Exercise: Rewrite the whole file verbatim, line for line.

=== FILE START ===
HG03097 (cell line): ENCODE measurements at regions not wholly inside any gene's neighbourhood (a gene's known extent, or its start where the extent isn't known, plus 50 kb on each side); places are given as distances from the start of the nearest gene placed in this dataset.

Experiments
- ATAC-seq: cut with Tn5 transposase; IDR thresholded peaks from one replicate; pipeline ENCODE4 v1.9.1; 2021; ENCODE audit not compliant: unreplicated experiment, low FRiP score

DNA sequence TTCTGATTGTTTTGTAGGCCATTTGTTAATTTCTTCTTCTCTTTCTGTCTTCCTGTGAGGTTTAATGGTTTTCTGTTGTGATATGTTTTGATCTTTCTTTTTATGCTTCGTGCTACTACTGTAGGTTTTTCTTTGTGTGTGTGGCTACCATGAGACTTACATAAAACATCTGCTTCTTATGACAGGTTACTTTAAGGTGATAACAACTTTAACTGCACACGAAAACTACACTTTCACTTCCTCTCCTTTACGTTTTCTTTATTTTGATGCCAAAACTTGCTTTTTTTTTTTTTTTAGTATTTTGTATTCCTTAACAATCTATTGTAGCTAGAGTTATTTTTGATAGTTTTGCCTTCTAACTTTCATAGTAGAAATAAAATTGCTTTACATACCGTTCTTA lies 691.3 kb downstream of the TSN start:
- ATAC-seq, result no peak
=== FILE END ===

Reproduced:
HG03097 (cell line): ENCODE measurements at regions not wholly inside any gene's neighbourhood (a gene's known extent, or its start where the extent isn't known, plus 50 kb on each side); places are given as distances from the start of the nearest gene placed in this dataset.

Experiments
- ATAC-seq: cut with Tn5 transposase; IDR thresholded peaks from one replicate; pipeline ENCODE4 v1.9.1; 2021; ENCODE audit not compliant: unreplicated experiment, low FRiP score

DNA sequence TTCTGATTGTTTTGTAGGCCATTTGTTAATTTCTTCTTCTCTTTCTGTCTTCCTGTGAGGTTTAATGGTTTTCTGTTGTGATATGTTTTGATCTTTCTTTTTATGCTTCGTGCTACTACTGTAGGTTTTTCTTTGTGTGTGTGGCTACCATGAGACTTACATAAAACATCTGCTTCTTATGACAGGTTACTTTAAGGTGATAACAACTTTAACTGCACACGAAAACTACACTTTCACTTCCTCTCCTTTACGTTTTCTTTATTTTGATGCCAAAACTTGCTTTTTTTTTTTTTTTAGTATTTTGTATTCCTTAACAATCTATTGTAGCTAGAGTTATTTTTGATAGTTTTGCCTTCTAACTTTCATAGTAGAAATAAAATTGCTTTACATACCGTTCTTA lies 691.3 kb downstream of the TSN start:
- ATAC-seq, result no peak